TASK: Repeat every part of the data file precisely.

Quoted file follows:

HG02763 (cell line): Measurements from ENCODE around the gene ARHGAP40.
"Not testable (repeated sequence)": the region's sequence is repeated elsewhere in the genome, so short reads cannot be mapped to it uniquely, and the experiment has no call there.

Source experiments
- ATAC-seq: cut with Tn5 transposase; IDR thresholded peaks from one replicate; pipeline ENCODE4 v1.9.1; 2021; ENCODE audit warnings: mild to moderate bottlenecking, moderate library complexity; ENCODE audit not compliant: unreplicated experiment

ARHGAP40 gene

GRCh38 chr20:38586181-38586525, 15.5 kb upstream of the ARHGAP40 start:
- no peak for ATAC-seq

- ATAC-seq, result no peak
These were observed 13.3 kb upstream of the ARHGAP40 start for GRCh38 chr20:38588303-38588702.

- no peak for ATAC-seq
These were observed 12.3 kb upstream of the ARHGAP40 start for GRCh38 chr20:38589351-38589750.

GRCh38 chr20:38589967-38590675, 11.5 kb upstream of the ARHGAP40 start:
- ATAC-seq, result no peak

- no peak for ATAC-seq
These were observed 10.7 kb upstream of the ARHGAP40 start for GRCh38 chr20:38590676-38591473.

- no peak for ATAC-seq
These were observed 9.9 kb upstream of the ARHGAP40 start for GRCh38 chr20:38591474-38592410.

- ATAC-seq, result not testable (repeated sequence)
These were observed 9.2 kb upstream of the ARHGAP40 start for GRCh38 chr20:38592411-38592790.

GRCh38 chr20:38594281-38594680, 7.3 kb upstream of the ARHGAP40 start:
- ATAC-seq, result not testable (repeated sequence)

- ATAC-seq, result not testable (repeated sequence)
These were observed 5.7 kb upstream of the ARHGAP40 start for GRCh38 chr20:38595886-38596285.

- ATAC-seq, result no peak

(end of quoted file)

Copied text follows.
HG02763 (cell line): Measurements from ENCODE around the gene ARHGAP40.
"Not testable (repeated sequence)": the region's sequence is repeated elsewhere in the genome, so short reads cannot be mapped to it uniquely, and the experiment has no call there.

Source experiments
- ATAC-seq: cut with Tn5 transposase; IDR thresholded peaks from one replicate; pipeline ENCODE4 v1.9.1; 2021; ENCODE audit warnings: mild to moderate bottlenecking, moderate library complexity; ENCODE audit not compliant: unreplicated experiment

ARHGAP40 gene

GRCh38 chr20:38586181-38586525, 15.5 kb upstream of the ARHGAP40 start:
- no peak for ATAC-seq

- ATAC-seq, result no peak
These were observed 13.3 kb upstream of the ARHGAP40 start for GRCh38 chr20:38588303-38588702.

- no peak for ATAC-seq
These were observed 12.3 kb upstream of the ARHGAP40 start for GRCh38 chr20:38589351-38589750.

GRCh38 chr20:38589967-38590675, 11.5 kb upstream of the ARHGAP40 start:
- ATAC-seq, result no peak

- no peak for ATAC-seq
These were observed 10.7 kb upstream of the ARHGAP40 start for GRCh38 chr20:38590676-38591473.

- no peak for ATAC-seq
These were observed 9.9 kb upstream of the ARHGAP40 start for GRCh38 chr20:38591474-38592410.

- ATAC-seq, result not testable (repeated sequence)
These were observed 9.2 kb upstream of the ARHGAP40 start for GRCh38 chr20:38592411-38592790.

GRCh38 chr20:38594281-38594680, 7.3 kb upstream of the ARHGAP40 start:
- ATAC-seq, result not testable (repeated sequence)

- ATAC-seq, result not testable (repeated sequence)
These were observed 5.7 kb upstream of the ARHGAP40 start for GRCh38 chr20:38595886-38596285.

- ATAC-seq, result no peak